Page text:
BASICS #16 (Nov / Dec 2009)
by Noaman Ali
Huda is a 22-year-old young mother with a disability who intends to study Sexual Diversity Studies, Creative Writing, Visual Arts and French at the University of Toronto. “It’s a lot, but I’m focused because of the support that TYP provides me.” In an educational system and society that repeatedly fails working people, the Transitional Year Programme (TYP) is one initiative that reaches out, usually to people who haven’t finished high school, and gives them support in an intensive one-year programme to transition to a more conventional university education.
Brandon, 23, grew up in Toronto Community Housing in Scarborough and was first arrested when he was 14. Caught up in “guns, drugs, and crime,” he made an attempt to turn his life around at 17. Now in TYP, he wants to be a teacher.
On Monday, October 19, administrators at U of T attempted to pass a proposal at a meeting of the Faculty of Arts and Science Council that would have weakened the program, according to students, alumni and faculty who have formed the TYP Preservation Alliance. Over fifty of them –almost all people of colour from working-class communities – showed up at the meeting to protest the move. The proposal sought to merge TYP, administratively, with Woodsworth College, but the Alliance argued that the merger was a cost-cutting measure that would result in staff cuts. In addition, Ahmed Ahmed, a recent TYP graduate, noted, “Three faculty members will have retired by the end of December, and they are not being replaced.”
Joe Desloges, Principal of Woodsworth College, effectively confirmed the fears of the TYP Preservation Alliance about funding cuts. The University “can’t guarantee staff positions. TYP faces identical challenges regardless of where it’s located,” he said. Ultimately, the Faculty of Arts and Science Council voted to delay the vote on the proposal after seeing the mobilization of the TYP Preservation Alliance and its solid arguments. “Programmes like TYP must be inflation- and recession-proof,” said professor and council-member Harry Fox. U of T Provost Cheryl Misak said in an e-mail sent the next day that because of the Alliance’s organized opposition, the move was “off the table.” In this sense, the TYP Preservation Alliance won a victory, but a partial one.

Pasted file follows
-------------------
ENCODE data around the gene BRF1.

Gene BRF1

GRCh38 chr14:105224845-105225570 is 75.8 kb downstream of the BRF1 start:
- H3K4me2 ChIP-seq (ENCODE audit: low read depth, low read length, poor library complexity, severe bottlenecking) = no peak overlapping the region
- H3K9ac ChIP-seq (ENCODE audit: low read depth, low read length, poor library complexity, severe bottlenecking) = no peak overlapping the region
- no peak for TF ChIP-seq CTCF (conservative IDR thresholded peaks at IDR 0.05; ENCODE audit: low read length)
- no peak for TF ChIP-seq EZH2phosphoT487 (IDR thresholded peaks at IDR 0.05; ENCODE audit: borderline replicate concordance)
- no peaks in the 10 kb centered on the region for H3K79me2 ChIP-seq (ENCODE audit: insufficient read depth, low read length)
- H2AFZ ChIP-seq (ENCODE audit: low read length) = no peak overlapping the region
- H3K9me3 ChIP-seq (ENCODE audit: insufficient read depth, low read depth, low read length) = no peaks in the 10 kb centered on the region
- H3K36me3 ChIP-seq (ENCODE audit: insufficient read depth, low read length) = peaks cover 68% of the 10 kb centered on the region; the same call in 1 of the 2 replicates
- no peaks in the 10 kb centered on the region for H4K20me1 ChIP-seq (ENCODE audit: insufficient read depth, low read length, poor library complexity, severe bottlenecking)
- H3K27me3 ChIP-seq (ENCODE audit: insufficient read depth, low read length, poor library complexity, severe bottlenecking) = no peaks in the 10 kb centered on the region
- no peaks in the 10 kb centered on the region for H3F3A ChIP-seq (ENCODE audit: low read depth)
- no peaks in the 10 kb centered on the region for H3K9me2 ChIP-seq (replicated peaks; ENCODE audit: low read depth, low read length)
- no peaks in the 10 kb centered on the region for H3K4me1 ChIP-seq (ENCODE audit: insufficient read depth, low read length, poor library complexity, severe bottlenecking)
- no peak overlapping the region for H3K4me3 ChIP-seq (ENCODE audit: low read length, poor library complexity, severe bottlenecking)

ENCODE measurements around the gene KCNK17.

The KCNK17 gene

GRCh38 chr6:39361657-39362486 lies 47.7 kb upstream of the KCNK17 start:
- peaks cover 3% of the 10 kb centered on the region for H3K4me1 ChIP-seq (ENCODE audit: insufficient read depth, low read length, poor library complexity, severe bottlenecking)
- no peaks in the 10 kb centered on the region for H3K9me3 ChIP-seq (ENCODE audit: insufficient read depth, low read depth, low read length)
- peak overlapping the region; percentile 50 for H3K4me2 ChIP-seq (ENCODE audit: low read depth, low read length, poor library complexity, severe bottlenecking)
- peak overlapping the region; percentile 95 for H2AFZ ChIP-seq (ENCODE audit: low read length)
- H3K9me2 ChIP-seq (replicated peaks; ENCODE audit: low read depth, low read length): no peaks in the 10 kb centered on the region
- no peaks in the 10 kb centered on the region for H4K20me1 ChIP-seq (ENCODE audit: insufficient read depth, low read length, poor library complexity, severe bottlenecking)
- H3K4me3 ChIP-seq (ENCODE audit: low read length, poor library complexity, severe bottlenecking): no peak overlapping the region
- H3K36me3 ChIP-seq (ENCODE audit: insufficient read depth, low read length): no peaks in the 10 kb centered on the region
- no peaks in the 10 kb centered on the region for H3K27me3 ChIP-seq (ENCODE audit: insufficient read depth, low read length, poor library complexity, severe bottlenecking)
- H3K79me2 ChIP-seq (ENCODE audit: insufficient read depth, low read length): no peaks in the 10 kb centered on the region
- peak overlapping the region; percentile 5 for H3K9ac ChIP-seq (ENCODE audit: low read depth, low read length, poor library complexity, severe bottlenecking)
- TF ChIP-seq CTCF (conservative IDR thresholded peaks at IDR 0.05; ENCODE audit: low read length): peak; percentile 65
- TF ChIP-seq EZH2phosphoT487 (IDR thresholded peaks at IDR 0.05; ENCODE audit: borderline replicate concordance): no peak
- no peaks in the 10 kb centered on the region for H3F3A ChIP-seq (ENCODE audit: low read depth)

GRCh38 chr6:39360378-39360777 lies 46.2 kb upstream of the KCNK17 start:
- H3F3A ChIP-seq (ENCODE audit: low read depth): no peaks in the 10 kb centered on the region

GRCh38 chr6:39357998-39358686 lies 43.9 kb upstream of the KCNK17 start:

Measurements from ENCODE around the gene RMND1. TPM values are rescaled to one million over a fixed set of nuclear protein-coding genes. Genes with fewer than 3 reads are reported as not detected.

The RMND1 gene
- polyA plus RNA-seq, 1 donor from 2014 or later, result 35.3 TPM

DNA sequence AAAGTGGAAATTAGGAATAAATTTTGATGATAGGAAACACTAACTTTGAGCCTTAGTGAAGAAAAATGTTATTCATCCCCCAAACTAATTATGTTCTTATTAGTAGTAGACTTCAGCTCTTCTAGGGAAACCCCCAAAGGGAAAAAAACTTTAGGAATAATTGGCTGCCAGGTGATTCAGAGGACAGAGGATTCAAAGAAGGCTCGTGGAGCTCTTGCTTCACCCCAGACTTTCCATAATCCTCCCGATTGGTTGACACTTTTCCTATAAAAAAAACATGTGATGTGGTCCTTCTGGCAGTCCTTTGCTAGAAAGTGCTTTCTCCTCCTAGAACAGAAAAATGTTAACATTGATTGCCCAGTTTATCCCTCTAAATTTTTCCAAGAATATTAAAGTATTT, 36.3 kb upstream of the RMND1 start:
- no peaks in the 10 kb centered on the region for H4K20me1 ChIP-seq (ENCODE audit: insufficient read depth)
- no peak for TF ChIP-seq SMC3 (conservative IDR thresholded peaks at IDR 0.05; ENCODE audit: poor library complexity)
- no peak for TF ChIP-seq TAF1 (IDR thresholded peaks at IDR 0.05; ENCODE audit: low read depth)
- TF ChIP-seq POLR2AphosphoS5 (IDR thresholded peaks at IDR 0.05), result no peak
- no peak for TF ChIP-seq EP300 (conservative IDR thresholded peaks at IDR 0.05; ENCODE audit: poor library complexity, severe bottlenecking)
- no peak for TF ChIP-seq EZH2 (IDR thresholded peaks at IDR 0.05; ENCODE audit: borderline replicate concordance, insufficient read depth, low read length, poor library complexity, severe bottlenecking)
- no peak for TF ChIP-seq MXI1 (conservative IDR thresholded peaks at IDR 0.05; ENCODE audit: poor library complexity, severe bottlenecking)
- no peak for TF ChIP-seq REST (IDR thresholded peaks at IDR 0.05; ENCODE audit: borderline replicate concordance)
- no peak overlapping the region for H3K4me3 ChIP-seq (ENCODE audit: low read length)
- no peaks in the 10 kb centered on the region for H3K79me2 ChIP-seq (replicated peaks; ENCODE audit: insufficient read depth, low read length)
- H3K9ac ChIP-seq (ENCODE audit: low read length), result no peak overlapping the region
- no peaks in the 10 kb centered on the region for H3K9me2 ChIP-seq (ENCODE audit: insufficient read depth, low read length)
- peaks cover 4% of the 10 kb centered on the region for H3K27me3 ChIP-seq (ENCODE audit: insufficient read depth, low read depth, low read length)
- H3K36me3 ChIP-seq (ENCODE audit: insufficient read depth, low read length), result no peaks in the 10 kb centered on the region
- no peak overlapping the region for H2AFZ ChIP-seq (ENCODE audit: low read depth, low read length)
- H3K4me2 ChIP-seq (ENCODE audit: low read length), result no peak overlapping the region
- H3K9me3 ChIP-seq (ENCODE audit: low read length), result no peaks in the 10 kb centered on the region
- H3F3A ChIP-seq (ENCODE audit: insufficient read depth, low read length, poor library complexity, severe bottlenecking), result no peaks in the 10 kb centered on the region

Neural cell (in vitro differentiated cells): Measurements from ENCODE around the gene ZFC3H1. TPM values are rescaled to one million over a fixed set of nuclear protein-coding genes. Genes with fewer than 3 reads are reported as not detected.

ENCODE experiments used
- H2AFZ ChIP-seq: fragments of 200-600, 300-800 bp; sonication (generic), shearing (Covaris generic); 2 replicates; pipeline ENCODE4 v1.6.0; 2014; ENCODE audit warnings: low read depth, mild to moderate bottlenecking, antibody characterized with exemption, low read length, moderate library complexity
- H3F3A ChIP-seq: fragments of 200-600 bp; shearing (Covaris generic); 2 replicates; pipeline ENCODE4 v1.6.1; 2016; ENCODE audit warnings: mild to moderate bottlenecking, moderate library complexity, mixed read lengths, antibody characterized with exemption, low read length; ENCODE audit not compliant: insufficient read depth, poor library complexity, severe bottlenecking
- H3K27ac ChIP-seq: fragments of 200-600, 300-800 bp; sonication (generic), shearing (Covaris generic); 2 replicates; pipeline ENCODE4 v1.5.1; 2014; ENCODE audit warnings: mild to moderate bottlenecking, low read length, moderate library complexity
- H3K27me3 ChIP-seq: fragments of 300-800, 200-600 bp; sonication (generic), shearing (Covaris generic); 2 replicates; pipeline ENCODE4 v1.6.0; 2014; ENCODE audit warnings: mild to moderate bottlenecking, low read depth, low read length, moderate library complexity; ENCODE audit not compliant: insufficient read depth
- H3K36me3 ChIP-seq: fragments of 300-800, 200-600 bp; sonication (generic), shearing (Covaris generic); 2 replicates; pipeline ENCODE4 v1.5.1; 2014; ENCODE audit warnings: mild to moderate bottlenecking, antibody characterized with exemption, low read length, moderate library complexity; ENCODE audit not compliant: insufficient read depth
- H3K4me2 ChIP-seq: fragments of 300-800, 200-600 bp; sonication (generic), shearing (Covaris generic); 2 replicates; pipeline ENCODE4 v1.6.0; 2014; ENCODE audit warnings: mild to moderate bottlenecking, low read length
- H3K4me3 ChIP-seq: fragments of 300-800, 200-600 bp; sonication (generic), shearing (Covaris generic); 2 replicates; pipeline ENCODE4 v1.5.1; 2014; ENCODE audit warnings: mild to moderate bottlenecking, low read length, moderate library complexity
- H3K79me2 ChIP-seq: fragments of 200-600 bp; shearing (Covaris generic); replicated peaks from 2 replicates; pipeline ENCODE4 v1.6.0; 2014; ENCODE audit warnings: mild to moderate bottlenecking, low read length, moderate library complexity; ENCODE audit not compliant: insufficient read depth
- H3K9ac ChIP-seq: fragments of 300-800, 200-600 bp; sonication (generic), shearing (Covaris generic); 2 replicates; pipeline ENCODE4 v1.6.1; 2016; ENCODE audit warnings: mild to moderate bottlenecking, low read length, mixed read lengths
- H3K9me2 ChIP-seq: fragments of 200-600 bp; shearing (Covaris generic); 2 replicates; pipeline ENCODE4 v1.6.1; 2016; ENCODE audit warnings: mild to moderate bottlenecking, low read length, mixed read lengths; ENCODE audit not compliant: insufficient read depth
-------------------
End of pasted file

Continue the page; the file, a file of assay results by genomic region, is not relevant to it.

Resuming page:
The Alliance will still have to fight further funding cutbacks. Meanwhile, other programmes at the university, particularly in area studies and equity studies, are also facing cuts. On October 29, over forty students and faculty gathered at New College at a town hall meeting held by the Equity Studies Students’ Union in order to organize against the cutting of a faculty member in Disability Studies. There is only one other faculty member at U of T who focuses on disability, even though people with disabilities make up over 15% of the Canadian population and are far more likely to live in poverty.
These cuts come after U of T’s administration recently introduced a “flat fees” system for the Faculty of Arts and Science. This means that students who might have taken three courses because they could not afford the full fee now have no option but to take five courses, and they cannot work part-time to fund their studies. This move came after U of T’s administration had fourteen students and activists arrested in 2008 for protesting increased tuition fees—the trumped-up charges were all eventually stayed or withdrawn.
There has been a broad pattern to restructure universities to more intensely cater to the needs of private corporations and wars instead of to the needs of public welfare and working people. Students are going to have to continue to organize in order to roll back cuts to programs that are already marginalized, to eliminate all fees for postsecondary education and to make university relevant and accessible to working people in Canada.